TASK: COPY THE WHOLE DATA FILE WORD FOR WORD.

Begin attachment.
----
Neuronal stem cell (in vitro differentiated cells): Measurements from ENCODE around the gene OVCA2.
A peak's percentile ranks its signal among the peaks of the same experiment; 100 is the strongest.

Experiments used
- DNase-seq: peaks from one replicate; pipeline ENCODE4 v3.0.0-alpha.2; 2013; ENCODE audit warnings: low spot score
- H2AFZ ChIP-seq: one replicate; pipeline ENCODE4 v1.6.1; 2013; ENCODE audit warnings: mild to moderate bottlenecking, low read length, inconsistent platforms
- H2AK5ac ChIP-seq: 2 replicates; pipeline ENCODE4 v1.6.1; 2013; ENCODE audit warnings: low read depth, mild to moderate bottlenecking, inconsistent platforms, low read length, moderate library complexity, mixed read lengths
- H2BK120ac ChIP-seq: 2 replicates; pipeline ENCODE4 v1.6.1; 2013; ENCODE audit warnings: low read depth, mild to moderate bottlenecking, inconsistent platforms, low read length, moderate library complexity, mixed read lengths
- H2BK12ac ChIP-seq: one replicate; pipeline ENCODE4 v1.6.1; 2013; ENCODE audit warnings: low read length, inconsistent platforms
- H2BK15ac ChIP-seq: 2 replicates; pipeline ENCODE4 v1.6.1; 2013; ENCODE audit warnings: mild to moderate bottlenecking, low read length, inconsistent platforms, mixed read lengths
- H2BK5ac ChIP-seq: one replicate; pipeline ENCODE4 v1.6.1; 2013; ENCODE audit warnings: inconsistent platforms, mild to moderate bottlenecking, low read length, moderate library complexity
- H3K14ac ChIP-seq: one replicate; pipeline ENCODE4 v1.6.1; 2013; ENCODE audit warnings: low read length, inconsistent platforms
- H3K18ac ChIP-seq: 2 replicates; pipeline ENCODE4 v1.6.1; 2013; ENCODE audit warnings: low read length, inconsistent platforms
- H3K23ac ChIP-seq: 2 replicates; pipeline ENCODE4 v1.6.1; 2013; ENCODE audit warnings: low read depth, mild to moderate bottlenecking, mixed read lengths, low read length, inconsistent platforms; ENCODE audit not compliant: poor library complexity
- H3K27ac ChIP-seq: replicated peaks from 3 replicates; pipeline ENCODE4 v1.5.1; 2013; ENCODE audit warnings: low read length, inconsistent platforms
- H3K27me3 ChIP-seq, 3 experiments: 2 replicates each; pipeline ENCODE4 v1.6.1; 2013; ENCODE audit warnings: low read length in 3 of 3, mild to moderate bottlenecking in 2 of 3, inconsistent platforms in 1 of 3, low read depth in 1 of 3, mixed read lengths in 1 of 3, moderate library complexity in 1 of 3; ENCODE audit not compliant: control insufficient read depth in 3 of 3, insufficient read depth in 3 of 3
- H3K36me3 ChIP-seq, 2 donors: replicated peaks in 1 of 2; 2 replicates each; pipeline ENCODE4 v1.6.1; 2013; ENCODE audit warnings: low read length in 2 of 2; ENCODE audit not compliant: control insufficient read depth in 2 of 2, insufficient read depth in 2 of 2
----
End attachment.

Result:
Neuronal stem cell (in vitro differentiated cells): Measurements from ENCODE around the gene OVCA2.
A peak's percentile ranks its signal among the peaks of the same experiment; 100 is the strongest.

Experiments used
- DNase-seq: peaks from one replicate; pipeline ENCODE4 v3.0.0-alpha.2; 2013; ENCODE audit warnings: low spot score
- H2AFZ ChIP-seq: one replicate; pipeline ENCODE4 v1.6.1; 2013; ENCODE audit warnings: mild to moderate bottlenecking, low read length, inconsistent platforms
- H2AK5ac ChIP-seq: 2 replicates; pipeline ENCODE4 v1.6.1; 2013; ENCODE audit warnings: low read depth, mild to moderate bottlenecking, inconsistent platforms, low read length, moderate library complexity, mixed read lengths
- H2BK120ac ChIP-seq: 2 replicates; pipeline ENCODE4 v1.6.1; 2013; ENCODE audit warnings: low read depth, mild to moderate bottlenecking, inconsistent platforms, low read length, moderate library complexity, mixed read lengths
- H2BK12ac ChIP-seq: one replicate; pipeline ENCODE4 v1.6.1; 2013; ENCODE audit warnings: low read length, inconsistent platforms
- H2BK15ac ChIP-seq: 2 replicates; pipeline ENCODE4 v1.6.1; 2013; ENCODE audit warnings: mild to moderate bottlenecking, low read length, inconsistent platforms, mixed read lengths
- H2BK5ac ChIP-seq: one replicate; pipeline ENCODE4 v1.6.1; 2013; ENCODE audit warnings: inconsistent platforms, mild to moderate bottlenecking, low read length, moderate library complexity
- H3K14ac ChIP-seq: one replicate; pipeline ENCODE4 v1.6.1; 2013; ENCODE audit warnings: low read length, inconsistent platforms
- H3K18ac ChIP-seq: 2 replicates; pipeline ENCODE4 v1.6.1; 2013; ENCODE audit warnings: low read length, inconsistent platforms
- H3K23ac ChIP-seq: 2 replicates; pipeline ENCODE4 v1.6.1; 2013; ENCODE audit warnings: low read depth, mild to moderate bottlenecking, mixed read lengths, low read length, inconsistent platforms; ENCODE audit not compliant: poor library complexity
- H3K27ac ChIP-seq: replicated peaks from 3 replicates; pipeline ENCODE4 v1.5.1; 2013; ENCODE audit warnings: low read length, inconsistent platforms
- H3K27me3 ChIP-seq, 3 experiments: 2 replicates each; pipeline ENCODE4 v1.6.1; 2013; ENCODE audit warnings: low read length in 3 of 3, mild to moderate bottlenecking in 2 of 3, inconsistent platforms in 1 of 3, low read depth in 1 of 3, mixed read lengths in 1 of 3, moderate library complexity in 1 of 3; ENCODE audit not compliant: control insufficient read depth in 3 of 3, insufficient read depth in 3 of 3
- H3K36me3 ChIP-seq, 2 donors: replicated peaks in 1 of 2; 2 replicates each; pipeline ENCODE4 v1.6.1; 2013; ENCODE audit warnings: low read length in 2 of 2; ENCODE audit not compliant: control insufficient read depth in 2 of 2, insufficient read depth in 2 of 2